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THE TRAYVON GENERATION by Elizabeth Alexander Kirkus Star


by Elizabeth Alexander

Pub Date: April 5th, 2022
ISBN: 978-1-5387-3789-7
Publisher: Grand Central Publishing

An artful book-length essay on generational trauma in Black youth.

Weaving together prose, poetry, and artwork, prizewinning educator, poet, and cultural advocate Alexander, who recited a poem at Barack Obama’s first inauguration ceremony, depicts in sharp relief the realities of living as a Black youth in today’s America. In this short yet poignant book, the author notes the ways in which Black people have always been marginalized, but she looks specifically at the difficult experiences of those who have come of age in the past 25 years. Citing such problems as depression in youth, the effects of the Covid-19 pandemic, and how police brutality has become more apparent in the age of social media, Alexander paints a vivid portrait of a societal landscape that is fundamentally different depending on race, class, and other demographic markers. While recounting her personal story—including her 15 years as a professor at Yale, which, like many older colleges, has a problematic history with the slave trade—the author roots the text in history, looking at the legacies of enslavement and Confederacy movements and touching on key figures such as W.E.B. Du Bois, Martin Luther King Jr., and Zora Neale Hurston. The text is punctuated with gripping pieces of art that complement the text. Each piece is compelling in its own right as they entwine with the representation of human experience that Alexander demonstrates for readers. In one of the most significant sections, the author references a letter to Du Bois in which a scholar asked him “whether the negro sheds tears,” and “if so, under what general conditions—anger, fear, shame, pain, sorrow, etc.” At its core, this is a powerful treatise on the humanity of Black Americans and how it has been denied, how generations of people have persisted despite that fact, and how it continues to be one of the most pressing issues we face as a nation.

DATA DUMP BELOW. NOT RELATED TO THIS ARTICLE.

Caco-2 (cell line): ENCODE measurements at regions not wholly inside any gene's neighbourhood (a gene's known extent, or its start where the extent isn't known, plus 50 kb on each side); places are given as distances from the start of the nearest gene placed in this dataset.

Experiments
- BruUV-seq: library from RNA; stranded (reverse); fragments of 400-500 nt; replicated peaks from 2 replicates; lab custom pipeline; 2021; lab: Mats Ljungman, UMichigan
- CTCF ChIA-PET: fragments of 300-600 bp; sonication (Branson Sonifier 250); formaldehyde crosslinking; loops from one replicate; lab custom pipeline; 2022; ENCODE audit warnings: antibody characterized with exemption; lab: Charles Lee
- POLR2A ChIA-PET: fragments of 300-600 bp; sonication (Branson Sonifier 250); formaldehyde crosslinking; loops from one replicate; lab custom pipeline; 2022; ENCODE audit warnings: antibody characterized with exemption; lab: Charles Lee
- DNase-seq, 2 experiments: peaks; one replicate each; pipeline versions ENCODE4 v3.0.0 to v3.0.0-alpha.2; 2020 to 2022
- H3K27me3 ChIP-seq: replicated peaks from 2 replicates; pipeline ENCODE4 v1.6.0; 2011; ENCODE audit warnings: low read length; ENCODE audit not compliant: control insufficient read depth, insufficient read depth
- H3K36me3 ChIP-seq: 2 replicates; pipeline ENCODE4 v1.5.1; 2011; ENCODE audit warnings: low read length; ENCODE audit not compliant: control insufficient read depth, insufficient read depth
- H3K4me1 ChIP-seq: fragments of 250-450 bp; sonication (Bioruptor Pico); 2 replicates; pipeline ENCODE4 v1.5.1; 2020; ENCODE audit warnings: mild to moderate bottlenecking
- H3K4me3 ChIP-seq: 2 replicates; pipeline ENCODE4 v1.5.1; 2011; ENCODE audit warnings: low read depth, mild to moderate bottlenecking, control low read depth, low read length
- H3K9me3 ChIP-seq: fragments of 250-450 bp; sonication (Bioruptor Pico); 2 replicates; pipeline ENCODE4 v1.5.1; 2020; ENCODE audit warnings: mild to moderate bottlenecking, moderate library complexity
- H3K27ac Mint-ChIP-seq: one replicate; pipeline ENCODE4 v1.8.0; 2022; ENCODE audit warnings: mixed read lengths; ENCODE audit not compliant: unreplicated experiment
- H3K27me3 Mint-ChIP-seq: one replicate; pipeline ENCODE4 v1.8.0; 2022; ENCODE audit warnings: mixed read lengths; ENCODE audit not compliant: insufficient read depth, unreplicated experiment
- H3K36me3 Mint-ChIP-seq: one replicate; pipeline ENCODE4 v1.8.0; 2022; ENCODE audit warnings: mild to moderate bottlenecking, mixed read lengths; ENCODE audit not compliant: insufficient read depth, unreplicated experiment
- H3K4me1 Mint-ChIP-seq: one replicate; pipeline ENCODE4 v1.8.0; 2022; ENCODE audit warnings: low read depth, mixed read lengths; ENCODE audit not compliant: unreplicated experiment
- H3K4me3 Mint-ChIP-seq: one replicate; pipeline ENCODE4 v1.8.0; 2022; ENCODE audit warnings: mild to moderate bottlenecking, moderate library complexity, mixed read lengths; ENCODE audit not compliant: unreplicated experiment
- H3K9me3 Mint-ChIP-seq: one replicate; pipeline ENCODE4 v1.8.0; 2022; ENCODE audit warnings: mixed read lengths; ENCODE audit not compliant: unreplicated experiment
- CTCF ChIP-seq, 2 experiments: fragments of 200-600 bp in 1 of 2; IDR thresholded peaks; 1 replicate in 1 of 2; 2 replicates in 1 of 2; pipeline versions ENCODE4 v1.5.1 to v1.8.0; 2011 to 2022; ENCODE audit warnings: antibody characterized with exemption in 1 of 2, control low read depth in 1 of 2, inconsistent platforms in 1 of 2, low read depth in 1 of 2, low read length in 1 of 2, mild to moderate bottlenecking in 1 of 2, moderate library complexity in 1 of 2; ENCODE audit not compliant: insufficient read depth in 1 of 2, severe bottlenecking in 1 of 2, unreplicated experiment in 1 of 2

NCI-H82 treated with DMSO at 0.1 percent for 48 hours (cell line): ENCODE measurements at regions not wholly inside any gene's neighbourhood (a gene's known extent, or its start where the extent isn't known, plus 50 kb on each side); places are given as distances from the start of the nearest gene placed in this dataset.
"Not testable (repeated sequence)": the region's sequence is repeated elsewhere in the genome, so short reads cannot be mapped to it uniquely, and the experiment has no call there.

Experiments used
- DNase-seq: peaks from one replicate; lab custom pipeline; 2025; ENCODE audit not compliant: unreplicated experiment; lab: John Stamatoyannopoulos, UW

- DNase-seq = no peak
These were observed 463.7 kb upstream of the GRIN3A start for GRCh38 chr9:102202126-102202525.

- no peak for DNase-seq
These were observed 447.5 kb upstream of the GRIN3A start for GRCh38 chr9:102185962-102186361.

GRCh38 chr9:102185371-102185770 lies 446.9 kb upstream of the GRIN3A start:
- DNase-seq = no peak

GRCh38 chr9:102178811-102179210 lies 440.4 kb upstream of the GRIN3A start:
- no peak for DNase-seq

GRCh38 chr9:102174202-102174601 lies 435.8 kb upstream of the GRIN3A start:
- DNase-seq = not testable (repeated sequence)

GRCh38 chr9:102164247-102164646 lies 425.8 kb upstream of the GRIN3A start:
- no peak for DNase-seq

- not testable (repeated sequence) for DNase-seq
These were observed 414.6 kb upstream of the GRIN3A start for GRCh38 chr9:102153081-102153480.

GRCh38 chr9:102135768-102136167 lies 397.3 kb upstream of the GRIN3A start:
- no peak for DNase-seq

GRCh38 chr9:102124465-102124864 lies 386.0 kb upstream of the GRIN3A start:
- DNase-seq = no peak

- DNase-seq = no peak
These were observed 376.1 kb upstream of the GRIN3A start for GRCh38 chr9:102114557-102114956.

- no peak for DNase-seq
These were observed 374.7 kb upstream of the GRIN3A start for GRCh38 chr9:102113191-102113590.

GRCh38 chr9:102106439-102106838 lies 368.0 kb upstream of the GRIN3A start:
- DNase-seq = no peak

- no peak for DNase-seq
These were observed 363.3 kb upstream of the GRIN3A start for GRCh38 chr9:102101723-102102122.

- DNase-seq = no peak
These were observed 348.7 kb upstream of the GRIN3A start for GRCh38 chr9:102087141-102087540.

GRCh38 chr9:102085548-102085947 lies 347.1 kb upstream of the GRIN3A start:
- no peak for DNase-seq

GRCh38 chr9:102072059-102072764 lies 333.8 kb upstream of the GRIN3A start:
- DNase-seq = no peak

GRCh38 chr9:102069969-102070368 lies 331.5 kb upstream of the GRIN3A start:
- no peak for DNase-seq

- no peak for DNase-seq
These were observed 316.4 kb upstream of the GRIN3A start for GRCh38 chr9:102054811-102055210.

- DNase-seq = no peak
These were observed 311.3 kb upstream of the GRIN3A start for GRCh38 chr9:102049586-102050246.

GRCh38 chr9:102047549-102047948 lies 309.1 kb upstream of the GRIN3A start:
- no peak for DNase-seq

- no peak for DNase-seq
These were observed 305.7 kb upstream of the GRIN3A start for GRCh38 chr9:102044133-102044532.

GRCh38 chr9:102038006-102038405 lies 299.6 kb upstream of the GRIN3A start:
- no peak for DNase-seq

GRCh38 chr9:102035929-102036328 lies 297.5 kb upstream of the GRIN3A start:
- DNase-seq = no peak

A dynamic critique on the sprawling effects of racism and its effects on today’s youth.